Business Personal Finance

Monday 20 January 2020

Following your heart instead of your head can often come at a cost


The stock market slid when talk surfaced about the potential impeachment of President Trump. Photo: AP
The stock market slid when talk surfaced about the potential impeachment of President Trump. Photo: AP

Pat McCormack

Many investors look at the future and naturally focus on the risks. This year, markets have understandably been preoccupied by political uncertainty across Europe, and with such volatility, there comes a risk that investors exaggerate potential threats and feel compelled to act; making decisions that could be detrimental to their portfolios.

Recently, markets were taken by surprise at the gathering momentum behind the remote potential for US president Donald Trump to be impeached. There were sharp falls in yields on higher-quality bonds, and it was the first genuine setback of the year for stocks. Such a backdrop begs the question of how investors can achieve the best anxiety-adjusted returns: the best possible returns, relative to the anxiety, discomfort and stress they are going to have to endure over their volatile investment journey.

Through times of extended market volatility, investors can deviate from good investing practice because good long-term investment decisions are invariably uncomfortable along the way. Only by having a practical system that addresses their needs for emotional comfort along the journey will investors be able to endure the ride, and get to the end with the returns they had hoped for.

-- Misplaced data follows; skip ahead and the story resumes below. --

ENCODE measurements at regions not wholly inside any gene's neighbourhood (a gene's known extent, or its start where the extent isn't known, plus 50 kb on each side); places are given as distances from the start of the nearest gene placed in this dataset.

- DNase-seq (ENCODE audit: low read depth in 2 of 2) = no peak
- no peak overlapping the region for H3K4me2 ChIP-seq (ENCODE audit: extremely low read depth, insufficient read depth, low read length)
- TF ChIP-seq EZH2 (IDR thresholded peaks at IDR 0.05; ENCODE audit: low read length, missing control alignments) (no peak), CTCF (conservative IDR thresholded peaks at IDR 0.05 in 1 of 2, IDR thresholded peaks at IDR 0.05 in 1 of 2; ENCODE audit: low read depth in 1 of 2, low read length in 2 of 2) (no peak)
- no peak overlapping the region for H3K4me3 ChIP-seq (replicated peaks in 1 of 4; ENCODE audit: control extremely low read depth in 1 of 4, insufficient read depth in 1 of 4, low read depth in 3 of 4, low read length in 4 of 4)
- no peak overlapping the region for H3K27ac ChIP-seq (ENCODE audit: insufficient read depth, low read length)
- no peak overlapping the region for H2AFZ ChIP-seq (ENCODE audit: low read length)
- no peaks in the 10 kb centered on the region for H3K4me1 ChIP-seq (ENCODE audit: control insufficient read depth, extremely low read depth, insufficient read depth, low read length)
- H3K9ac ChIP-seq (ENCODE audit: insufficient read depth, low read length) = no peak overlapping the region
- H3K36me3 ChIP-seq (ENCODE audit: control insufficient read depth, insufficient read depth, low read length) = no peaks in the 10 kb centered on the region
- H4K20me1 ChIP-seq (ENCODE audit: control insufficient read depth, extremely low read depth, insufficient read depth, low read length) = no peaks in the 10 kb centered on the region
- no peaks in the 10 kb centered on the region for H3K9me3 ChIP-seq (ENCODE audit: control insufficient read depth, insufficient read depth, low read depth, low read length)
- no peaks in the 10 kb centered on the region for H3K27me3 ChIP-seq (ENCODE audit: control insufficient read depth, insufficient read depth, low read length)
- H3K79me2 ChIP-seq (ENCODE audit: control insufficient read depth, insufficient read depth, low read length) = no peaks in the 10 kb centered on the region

Our innate need for emotional comfort is estimated to cost the average investor around 2pc to 3pc per year in foregone returns. For many, the figure is much higher. This shortfall - referred to as the "behaviour gap" - stems from the fact that the financial decisions that are optimal for the long-term are often very uncomfortable to live with in the short-term.

Failing to invest at all is another way in which we naturally purchase short-term emotional comfort at a cost to long-run returns. It provides this comfort in a very simple way: you cannot lose if you don't get involved.

The classical principles of good investing are based on the assumption that we are all perfectly calm, unemotional beings. In truth, as human beings, our emotions are the biggest driver of our investment decisions and, therefore, our returns. In turbulent times, theory often goes out the window. Depending on the market cycle and how it makes us feel, we may leave large portions of our wealth un-invested; we may be overconfident and overactive with the portion that we do invest; and, in the end, we often give in to our strong psychological tendency to buy high and sell low.

Investments are much more risky and volatile when viewed in the short-term than the long term. When we approach investment decisions with a myopic short-term perspective, despite our objectives being long-term, our perceptions of greater risk will lead to inappropriately high caution.

One year is an investor's typical evaluation horizon in calm times. In times of stress, investors' emotional horizons can be much shorter. Investing is often about growing a capital base indefinitely, so as much as 10 years may well be on the short side of when many investors actually need to withdraw their capital.

As an investor, you need to consider how you react emotionally to market movements. Constantly fretting over your portfolio on a daily basis may be jeopardising your returns.

Get your advisor to help you understand your financial personality including: how you feel about risk; your approach to financial decisions; how you react to stress and financial information and how you behave under pressure.

Pat McCormack is head of the wealth and investment management division of Barclays in Ireland

Sunday Indo Business

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